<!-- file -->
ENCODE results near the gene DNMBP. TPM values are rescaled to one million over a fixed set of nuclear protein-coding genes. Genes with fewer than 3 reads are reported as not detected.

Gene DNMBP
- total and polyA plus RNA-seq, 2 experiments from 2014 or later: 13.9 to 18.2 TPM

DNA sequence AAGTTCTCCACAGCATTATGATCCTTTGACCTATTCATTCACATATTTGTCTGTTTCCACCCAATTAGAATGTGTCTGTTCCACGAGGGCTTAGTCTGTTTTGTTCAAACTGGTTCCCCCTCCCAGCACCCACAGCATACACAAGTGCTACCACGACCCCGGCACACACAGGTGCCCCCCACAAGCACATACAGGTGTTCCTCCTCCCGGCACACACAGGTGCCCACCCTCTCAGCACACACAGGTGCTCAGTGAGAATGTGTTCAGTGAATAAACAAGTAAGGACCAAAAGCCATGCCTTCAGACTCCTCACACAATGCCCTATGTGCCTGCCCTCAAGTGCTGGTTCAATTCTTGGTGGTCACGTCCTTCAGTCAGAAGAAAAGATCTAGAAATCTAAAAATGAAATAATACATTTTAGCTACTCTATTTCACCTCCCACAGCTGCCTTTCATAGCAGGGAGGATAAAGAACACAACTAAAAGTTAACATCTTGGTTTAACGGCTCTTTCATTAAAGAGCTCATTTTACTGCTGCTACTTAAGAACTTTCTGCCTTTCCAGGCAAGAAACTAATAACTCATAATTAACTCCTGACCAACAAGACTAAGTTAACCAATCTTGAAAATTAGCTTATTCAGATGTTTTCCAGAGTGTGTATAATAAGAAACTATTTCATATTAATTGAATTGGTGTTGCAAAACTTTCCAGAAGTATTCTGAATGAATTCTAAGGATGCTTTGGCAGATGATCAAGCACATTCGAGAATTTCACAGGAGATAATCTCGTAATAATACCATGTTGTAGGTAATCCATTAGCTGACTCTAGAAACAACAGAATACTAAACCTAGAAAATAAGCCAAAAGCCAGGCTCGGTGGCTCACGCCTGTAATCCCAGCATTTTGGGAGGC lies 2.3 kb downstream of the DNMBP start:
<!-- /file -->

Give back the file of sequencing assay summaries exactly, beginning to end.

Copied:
ENCODE results near the gene DNMBP. TPM values are rescaled to one million over a fixed set of nuclear protein-coding genes. Genes with fewer than 3 reads are reported as not detected.

Gene DNMBP
- total and polyA plus RNA-seq, 2 experiments from 2014 or later: 13.9 to 18.2 TPM

DNA sequence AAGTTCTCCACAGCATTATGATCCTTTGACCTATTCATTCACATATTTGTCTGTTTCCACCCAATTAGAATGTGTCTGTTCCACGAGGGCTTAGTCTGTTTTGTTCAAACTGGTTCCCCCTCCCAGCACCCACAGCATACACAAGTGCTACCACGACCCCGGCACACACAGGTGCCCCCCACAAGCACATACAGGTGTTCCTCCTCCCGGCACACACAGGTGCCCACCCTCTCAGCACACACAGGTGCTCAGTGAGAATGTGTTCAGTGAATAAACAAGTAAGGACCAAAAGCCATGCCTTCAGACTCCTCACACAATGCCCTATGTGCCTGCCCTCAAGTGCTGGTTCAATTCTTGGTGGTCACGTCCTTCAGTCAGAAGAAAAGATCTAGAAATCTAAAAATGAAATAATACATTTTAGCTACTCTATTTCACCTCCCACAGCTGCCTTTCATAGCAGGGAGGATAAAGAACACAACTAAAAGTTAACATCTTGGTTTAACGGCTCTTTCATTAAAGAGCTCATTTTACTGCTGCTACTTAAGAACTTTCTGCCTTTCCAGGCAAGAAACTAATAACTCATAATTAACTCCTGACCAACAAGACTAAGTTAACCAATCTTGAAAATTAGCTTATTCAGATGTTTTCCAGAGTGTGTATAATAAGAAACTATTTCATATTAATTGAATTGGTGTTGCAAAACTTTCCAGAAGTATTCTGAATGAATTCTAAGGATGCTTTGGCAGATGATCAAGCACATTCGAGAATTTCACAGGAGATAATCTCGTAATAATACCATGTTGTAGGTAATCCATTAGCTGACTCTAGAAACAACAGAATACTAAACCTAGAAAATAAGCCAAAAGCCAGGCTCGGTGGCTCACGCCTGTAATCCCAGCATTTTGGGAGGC lies 2.3 kb downstream of the DNMBP start: